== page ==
Speaking about the Canadian government’s attempt to impose an ideological test on organisations wishing to receive funding from Canada’s summer jobs programme, Archbishop of Toronto Cardinal Thomas Collins told Vatican News: “I think a lot of Canadians” – including people of different faith traditions and even non-believers – “are appalled by this heavy-handed, dictatorial approach that the government has taken for no reason at all.” The programme provides funding to organisations – in­cluding small businesses and not-for-profit organisations, as well as charitable organisations – that hire students during the summer months.

The Canadian government is expecting faith-based and charitable organisations, as well as small business, to say they believe in abortion and other controversial issues.

Mgr Collins described this as a very troubling situation.

Need for decent wages

His Beatitude Sviatoslav, head of the Ukrainian Greek Catholic Church, said: “When we talk about decent wages, we primarily rely on the concept of the dignity of a human person. We understand that a salary is not only to assure some of one’s basic needs, but also to feel one’s own dignity. A person should know that society and his employer treat him with due respect. After all, everyone needs the necessary conditions for the development of their gifts and talents, spiritual and cultural level.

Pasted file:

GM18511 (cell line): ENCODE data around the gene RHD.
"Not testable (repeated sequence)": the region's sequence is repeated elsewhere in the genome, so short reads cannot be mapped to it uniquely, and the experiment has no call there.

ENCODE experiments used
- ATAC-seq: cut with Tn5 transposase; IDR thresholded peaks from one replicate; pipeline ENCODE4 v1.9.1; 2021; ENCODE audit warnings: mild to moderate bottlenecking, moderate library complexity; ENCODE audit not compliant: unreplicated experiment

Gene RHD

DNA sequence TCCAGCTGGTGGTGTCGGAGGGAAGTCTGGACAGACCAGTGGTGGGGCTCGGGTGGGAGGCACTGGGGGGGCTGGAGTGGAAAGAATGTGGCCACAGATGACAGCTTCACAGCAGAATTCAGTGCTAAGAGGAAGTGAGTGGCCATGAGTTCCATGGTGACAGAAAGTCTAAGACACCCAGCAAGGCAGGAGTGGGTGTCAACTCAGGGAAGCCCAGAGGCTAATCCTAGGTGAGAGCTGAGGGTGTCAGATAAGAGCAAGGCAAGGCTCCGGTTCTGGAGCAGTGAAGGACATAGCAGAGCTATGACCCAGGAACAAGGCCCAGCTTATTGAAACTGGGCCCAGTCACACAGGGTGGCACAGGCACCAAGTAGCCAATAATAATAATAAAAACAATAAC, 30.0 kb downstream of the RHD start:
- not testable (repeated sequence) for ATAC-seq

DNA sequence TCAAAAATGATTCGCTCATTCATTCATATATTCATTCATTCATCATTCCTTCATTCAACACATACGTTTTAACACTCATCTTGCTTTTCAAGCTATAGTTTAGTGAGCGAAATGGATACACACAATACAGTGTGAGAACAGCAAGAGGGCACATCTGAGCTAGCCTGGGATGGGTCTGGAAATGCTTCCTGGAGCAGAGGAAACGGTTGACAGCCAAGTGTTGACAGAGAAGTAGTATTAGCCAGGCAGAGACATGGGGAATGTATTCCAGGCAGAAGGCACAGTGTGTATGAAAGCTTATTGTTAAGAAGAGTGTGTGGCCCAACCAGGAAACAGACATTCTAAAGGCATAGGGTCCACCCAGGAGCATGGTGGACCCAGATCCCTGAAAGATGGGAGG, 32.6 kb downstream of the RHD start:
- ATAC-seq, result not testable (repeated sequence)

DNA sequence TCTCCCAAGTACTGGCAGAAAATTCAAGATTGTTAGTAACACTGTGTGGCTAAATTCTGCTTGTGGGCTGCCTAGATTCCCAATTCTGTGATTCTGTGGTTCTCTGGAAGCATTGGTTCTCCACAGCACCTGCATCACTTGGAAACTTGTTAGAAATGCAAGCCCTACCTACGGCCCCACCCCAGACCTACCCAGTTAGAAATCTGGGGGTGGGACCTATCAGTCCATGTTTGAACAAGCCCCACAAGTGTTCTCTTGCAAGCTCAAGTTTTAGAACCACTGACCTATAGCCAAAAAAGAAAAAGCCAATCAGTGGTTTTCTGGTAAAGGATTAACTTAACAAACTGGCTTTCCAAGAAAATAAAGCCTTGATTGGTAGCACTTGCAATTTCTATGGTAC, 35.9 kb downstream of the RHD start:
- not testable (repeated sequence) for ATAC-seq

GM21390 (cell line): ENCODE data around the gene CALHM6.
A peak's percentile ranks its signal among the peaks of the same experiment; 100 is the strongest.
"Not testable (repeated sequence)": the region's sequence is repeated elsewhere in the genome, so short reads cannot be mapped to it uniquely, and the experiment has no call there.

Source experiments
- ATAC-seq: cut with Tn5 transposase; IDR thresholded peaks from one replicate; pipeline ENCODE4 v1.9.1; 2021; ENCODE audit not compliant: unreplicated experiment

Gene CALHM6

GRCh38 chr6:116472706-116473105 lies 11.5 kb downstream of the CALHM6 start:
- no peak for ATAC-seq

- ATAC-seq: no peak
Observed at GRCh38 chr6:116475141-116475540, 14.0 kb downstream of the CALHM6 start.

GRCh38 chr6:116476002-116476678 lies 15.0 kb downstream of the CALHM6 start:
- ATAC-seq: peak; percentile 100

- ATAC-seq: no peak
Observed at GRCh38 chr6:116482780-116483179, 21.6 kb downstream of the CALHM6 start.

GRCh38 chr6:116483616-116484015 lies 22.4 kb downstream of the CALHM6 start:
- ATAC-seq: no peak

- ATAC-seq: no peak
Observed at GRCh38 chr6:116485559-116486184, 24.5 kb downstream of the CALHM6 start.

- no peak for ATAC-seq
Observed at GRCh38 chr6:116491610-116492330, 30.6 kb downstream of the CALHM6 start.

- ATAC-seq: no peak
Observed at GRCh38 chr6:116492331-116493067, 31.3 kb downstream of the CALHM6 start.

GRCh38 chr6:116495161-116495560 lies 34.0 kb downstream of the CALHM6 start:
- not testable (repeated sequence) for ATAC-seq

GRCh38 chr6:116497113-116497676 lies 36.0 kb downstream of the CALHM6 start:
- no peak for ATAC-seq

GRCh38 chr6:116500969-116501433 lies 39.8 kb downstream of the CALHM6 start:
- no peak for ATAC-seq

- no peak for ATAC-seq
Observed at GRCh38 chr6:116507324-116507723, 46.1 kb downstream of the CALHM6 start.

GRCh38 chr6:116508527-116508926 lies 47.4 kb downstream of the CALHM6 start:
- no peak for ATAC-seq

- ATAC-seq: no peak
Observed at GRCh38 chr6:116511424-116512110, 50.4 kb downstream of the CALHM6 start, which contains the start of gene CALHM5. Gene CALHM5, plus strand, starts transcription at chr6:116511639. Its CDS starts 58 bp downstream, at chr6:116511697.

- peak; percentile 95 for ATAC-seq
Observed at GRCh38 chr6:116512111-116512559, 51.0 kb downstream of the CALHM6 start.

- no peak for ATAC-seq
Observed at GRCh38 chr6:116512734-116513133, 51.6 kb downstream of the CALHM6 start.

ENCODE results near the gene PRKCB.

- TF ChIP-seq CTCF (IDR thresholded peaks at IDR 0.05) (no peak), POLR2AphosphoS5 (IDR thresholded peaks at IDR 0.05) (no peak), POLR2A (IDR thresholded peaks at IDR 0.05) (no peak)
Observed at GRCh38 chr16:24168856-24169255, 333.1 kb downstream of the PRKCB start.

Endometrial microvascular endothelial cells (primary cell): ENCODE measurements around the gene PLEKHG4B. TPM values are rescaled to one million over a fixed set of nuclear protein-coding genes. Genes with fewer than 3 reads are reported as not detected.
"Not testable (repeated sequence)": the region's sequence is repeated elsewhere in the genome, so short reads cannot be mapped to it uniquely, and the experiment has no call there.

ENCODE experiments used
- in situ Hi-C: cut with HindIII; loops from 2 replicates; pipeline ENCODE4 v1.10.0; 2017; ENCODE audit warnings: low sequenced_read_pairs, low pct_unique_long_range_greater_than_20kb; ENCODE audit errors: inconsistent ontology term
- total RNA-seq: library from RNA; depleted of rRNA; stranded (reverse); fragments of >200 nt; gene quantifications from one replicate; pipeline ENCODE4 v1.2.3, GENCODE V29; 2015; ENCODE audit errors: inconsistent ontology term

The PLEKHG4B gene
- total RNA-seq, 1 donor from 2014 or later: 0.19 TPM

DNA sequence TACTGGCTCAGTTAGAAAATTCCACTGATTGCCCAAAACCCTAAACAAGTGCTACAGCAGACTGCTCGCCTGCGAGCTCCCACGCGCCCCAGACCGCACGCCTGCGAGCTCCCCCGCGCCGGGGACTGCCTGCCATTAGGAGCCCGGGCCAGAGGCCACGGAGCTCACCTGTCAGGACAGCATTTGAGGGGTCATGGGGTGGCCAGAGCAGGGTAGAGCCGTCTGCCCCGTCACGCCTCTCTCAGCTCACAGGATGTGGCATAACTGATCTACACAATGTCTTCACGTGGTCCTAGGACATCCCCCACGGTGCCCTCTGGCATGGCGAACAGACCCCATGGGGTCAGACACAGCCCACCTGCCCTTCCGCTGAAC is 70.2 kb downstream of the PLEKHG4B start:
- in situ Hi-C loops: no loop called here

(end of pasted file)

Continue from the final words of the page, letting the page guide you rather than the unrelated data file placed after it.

“The State must respect those who give salaries, who develop businesses which create jobs for its citizens. Unfortunately, I have a feeling that the relationship bet­ween an honest employer, an honest worker and an honest State that duly respects both the first and the second is not yet regulated.”

Young people’s fears

In a message for the 33rd World Youth Day, Pope Francis said: “Young people, what are your fears? What worries you most deeply?

“An ‘underlying’ fear many of you have is that of not being loved, well-liked or accepted for who you are. Today, there are many young people who feel the need to be different from who they really are, in an attempt to adapt to an often artificial and unattainable standard.

“They continuously ‘photo-shop’ their images, hiding behind masks and false identities, almost becoming fake selves. Many are obsessed by receiving as many ‘likes’ as possible. Multiple fears emerge from this sense of inadequacy.

“Others fear they will not find emo­tional security and that they will remain alone. Many, faced with the uncertainty of work, fear not being able to find a satisfactory profession or to fulfil their dreams.”

(Compiled by Fr Joe Borg)


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